|Syria must now try to bridge the differences which came to the fore at the Arab Summit last week [AFP]|
For the Syrian hosts, last week’s Arab Summit in Damascus was a success.
Despite a partial boycott and attempts to scuttle the conference, which was designed to bring together the 22 nations of the Arab League, the Syrians remained defiant and went ahead as scheduled.
However, the end of the 20th Arab Summit marks the beginning of Syria’s year-long tenure at the Arab League presidency.
Syria cannot afford to be confrontational given its awkward position on key regional issues such as Lebanon, Iraq and the Palestinian factional divisions.
It is these that have divided the Arab nation as never before.
Bashar Assad, the Syrian president, is keen to avoid further deepening the existing rift in the Arab ranks.
This was evident in his opening address to the summit, in which he steered clear from naming and shaming those who boycotted his summit or sent low level representation.
Blaming the US
He did, however, acknowledge those that tried to foil it – namely, the US.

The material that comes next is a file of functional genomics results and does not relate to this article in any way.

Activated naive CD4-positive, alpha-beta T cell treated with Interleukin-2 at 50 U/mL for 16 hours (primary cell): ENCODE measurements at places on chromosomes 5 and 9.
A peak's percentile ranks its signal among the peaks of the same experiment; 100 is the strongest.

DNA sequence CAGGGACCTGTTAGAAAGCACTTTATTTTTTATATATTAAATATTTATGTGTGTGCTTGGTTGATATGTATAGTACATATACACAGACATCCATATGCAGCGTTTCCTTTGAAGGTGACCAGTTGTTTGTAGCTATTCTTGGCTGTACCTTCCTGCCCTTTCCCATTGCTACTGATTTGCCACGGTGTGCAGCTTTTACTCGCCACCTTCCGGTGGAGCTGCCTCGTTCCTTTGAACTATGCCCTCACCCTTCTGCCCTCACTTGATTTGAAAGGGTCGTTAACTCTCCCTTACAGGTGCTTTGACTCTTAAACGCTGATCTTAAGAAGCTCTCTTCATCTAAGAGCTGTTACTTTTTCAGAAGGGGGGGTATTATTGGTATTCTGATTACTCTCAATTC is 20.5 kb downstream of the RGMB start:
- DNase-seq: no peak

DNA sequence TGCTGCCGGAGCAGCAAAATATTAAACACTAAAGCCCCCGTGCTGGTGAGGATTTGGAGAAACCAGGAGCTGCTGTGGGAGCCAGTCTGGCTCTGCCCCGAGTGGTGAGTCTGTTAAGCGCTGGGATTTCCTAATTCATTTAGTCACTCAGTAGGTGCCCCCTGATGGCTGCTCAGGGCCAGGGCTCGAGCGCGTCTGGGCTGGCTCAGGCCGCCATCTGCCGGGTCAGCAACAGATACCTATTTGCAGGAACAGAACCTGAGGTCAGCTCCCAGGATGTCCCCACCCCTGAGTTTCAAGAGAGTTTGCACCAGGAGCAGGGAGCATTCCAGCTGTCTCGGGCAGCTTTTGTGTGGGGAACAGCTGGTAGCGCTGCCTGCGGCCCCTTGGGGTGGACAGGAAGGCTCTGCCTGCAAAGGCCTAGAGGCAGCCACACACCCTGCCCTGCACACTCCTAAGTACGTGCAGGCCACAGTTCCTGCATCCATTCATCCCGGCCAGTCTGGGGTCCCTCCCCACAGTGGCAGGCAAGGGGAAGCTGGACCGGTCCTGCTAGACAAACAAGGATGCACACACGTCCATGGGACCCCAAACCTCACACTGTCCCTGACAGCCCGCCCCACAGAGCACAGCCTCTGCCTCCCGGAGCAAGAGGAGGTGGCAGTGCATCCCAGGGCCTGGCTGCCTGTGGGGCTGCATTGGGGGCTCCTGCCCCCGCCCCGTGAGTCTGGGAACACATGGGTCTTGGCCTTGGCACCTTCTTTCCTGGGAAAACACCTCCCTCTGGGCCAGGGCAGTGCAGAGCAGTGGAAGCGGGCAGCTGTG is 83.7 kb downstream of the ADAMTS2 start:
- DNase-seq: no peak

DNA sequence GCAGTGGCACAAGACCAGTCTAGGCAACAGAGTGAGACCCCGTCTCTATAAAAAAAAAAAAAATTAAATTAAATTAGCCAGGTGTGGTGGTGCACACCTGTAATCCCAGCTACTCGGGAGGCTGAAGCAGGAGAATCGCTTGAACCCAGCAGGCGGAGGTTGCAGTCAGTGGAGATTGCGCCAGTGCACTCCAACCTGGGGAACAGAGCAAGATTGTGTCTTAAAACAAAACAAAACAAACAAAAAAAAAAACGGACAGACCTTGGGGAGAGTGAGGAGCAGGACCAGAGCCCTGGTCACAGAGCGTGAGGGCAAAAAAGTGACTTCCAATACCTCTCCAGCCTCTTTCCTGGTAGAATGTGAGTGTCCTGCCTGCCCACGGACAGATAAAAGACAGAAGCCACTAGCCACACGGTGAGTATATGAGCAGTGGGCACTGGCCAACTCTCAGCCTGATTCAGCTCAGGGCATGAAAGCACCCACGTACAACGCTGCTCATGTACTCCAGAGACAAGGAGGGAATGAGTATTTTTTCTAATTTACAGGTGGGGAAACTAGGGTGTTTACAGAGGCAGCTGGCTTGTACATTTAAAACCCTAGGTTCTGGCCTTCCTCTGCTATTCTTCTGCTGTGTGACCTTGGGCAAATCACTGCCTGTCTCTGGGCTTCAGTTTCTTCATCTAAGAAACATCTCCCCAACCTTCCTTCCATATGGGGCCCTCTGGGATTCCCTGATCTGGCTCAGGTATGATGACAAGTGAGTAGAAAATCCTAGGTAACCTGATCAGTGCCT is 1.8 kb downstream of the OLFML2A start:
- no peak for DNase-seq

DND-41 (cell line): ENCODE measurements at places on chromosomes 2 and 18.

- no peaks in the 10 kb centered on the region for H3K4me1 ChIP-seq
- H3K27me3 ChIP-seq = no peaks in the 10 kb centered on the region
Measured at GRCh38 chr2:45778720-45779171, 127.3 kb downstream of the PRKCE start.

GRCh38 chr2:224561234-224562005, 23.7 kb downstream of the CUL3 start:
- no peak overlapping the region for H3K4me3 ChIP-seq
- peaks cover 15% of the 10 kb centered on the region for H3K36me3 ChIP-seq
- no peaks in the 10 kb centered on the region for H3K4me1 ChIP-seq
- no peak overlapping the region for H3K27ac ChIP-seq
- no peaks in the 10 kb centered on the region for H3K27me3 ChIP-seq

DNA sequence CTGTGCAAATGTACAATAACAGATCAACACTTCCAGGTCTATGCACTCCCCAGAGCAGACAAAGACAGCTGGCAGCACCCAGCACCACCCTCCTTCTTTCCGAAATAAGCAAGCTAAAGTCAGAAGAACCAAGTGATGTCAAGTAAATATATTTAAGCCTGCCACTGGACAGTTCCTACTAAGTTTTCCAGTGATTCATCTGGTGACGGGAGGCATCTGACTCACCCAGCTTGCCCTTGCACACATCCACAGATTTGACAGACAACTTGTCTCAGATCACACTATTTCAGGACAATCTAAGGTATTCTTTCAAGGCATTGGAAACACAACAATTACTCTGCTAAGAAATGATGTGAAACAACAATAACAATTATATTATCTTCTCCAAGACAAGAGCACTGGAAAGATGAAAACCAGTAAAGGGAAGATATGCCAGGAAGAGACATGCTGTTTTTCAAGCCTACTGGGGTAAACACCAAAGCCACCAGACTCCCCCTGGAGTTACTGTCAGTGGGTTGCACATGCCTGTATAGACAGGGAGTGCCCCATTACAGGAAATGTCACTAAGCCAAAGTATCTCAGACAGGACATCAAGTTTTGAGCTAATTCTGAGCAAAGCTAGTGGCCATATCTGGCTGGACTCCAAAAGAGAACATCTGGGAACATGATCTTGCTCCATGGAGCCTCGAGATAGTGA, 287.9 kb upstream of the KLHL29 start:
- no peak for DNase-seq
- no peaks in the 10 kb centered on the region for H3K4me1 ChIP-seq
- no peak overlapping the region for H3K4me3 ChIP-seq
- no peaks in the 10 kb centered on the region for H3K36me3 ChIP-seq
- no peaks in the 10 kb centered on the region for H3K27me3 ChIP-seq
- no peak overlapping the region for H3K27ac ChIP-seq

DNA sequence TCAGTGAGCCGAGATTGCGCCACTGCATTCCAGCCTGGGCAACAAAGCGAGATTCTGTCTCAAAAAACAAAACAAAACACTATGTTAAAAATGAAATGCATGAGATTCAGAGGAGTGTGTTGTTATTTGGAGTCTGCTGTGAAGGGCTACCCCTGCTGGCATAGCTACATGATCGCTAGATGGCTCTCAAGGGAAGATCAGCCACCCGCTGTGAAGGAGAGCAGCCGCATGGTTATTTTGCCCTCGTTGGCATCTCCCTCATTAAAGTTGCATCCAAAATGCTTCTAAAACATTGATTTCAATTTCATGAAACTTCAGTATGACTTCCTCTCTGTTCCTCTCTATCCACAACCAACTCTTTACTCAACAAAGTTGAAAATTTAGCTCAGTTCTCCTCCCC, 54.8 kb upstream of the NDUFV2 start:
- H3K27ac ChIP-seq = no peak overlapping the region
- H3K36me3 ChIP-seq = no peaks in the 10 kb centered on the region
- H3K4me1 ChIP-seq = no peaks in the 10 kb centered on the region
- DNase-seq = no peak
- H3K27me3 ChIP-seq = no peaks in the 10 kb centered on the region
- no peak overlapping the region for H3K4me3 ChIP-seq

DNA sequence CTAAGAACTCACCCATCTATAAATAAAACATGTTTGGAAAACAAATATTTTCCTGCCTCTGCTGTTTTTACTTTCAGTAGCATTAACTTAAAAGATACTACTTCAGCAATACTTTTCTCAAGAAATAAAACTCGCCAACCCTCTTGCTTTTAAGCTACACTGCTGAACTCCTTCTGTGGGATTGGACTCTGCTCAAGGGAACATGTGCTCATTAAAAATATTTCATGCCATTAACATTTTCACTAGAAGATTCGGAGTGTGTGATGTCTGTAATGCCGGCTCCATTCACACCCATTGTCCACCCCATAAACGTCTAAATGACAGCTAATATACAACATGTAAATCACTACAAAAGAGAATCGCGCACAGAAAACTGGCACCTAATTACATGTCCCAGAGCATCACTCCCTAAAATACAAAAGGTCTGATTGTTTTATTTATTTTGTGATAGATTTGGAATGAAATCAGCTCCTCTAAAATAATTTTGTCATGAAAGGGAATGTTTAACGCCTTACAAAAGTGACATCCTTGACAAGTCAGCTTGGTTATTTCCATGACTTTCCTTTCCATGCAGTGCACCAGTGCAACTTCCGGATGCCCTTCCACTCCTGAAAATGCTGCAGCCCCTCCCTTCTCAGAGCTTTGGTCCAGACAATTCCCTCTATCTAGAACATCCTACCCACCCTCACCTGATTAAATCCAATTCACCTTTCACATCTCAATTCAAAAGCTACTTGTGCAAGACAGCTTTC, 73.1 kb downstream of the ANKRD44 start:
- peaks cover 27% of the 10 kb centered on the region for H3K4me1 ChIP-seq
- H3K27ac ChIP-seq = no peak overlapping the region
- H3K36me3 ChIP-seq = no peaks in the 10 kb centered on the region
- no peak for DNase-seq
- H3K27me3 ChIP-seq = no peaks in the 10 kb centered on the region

The US exerted utmost pressure to get as many of its allies as possible to boycott the proceedings.
And they succeeded. Lebanon did not turn up at all, whereas the two key players, Egypt and Saudi Arabia, managed to send only low-level officials.
Many of the remaining 22 Arab League member states followed suit. Only half of the Arab leaders were present. Jordan replaced its foreign minister with a low ranking official, after the former attended the plenary meetings in Damascus.
The Syrians now have to walk a tight rope. It will be up to them in the next 12 months to mediate and moderate between their Arab brethern over the many thorny issues in the area, predominantly Lebanon, where many believe the Syrians are party to the dispute.
Behind closed doors, the Arab leaders avoided discussing Lebanon.
“We cannot discuss the affairs of an absent member,” said Waleed Mouallem, the Syrian foreign minister, in a joint press conference with Amr Moussa, the Arab League secretary-general, at the close of the summit.
It was also Mouallem who dismissed a question on the coincidental timing of a visit to the region by Condoleeza Rice, the US secretary of state.
“Forget the Americans,” Mouallem said of Rice’s 12th visit to the Middle East.
While the Damascus Declaration, the final communique issued by the summit, called on all “divided” Arabs to unite and close their ranks, it did not offer any solutions on how to achieve this rapprochement.
Though it may be seen as a success, the summit did not resolve the Lebanese presidential crisis or advise the Palestinians on how to iron out their divisions.
It also failed to demand a US withdrawal from Iraq or end the Israeli occupation of the Palestinian territories.